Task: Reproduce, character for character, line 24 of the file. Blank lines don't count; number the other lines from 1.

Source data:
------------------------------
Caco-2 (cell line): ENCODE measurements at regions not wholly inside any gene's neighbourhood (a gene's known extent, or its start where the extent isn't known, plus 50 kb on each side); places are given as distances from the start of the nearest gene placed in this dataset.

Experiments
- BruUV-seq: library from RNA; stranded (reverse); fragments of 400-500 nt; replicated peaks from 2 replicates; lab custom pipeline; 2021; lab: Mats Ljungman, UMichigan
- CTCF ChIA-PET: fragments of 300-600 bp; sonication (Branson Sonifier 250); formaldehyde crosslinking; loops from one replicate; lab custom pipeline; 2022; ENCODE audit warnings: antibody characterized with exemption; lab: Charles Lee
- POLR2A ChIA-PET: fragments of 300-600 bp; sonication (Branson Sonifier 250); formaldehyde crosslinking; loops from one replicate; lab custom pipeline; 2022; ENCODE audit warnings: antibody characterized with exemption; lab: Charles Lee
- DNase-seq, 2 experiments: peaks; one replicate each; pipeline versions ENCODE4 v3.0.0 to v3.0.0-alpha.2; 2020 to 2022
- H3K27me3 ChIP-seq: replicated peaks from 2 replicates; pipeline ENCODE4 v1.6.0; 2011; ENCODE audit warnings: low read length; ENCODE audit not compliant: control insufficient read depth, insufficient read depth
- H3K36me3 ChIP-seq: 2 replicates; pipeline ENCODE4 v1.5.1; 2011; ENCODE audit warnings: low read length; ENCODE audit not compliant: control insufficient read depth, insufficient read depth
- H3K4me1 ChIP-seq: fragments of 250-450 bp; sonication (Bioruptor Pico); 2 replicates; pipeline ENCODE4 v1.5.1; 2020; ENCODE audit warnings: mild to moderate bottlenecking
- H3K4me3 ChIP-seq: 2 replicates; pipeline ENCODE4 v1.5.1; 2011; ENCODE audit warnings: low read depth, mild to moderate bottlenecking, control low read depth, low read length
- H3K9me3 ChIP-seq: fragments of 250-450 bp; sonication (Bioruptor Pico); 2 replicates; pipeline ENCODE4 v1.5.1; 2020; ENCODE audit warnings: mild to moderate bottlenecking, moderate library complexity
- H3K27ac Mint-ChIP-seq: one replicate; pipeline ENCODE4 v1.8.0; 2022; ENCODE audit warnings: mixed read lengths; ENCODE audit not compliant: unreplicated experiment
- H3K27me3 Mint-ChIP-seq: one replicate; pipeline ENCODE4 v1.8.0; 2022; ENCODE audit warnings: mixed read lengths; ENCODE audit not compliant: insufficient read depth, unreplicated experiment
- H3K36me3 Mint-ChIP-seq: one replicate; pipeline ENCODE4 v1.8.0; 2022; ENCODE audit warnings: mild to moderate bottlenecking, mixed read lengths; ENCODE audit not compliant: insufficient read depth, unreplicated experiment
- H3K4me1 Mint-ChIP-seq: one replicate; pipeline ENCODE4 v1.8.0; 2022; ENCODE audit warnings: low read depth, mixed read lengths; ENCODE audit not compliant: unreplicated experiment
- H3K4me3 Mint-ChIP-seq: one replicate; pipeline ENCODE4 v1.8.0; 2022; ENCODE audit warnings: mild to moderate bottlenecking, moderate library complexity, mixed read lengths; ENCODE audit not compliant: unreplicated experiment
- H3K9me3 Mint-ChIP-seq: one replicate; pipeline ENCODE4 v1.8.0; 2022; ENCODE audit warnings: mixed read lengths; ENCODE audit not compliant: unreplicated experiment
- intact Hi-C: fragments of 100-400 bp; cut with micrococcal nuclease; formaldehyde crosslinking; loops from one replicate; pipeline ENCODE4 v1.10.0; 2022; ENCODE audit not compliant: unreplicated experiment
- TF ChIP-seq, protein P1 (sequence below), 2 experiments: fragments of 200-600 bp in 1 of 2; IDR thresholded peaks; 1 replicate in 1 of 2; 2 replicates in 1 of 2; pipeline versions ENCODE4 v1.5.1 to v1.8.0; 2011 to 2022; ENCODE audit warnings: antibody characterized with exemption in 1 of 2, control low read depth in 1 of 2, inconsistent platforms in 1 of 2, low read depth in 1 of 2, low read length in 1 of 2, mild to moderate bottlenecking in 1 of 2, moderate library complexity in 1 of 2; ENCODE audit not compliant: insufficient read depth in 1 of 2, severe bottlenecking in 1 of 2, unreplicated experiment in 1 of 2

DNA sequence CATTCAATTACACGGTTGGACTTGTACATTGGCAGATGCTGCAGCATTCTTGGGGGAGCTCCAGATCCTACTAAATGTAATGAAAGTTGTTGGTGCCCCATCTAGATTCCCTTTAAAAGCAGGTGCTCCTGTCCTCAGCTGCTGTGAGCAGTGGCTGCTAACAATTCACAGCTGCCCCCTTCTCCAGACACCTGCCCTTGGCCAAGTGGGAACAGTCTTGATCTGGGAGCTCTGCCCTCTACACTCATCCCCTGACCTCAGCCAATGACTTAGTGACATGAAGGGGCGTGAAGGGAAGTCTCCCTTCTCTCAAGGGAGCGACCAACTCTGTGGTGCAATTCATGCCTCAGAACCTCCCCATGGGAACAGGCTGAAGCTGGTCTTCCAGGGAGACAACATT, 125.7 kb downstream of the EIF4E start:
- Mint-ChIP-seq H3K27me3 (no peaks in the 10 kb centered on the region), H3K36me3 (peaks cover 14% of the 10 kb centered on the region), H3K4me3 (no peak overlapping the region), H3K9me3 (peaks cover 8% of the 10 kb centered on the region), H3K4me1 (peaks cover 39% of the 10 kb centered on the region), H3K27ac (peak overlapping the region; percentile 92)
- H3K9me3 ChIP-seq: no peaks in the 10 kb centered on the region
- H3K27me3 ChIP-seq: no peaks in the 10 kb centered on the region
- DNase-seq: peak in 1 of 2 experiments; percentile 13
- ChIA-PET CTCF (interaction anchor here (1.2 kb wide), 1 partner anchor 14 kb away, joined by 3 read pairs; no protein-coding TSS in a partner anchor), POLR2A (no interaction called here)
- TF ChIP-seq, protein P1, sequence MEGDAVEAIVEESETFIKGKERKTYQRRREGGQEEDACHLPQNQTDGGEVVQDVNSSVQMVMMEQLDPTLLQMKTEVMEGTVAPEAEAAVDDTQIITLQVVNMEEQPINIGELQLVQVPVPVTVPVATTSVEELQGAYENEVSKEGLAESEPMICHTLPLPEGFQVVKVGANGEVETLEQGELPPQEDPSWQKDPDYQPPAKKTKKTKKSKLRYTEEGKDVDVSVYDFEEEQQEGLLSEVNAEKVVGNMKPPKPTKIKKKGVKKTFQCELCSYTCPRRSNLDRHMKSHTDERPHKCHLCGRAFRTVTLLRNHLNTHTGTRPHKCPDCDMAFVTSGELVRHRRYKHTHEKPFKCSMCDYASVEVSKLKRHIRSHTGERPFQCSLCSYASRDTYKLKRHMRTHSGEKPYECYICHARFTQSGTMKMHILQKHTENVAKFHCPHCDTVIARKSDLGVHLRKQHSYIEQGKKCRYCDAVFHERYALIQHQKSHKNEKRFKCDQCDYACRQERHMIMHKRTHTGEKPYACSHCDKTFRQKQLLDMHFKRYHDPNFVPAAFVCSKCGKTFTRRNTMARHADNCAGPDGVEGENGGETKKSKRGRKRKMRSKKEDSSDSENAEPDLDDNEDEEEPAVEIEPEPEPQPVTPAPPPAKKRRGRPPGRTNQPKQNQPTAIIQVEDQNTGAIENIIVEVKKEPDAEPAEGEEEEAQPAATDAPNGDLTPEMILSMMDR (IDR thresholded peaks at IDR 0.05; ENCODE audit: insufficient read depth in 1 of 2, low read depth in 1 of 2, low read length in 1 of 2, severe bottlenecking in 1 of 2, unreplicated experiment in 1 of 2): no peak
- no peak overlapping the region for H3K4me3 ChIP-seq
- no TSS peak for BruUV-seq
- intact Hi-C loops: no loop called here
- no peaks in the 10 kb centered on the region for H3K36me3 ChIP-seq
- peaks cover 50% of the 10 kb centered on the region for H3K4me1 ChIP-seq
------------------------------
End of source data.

- DNase-seq: peak in 1 of 2 experiments; percentile 13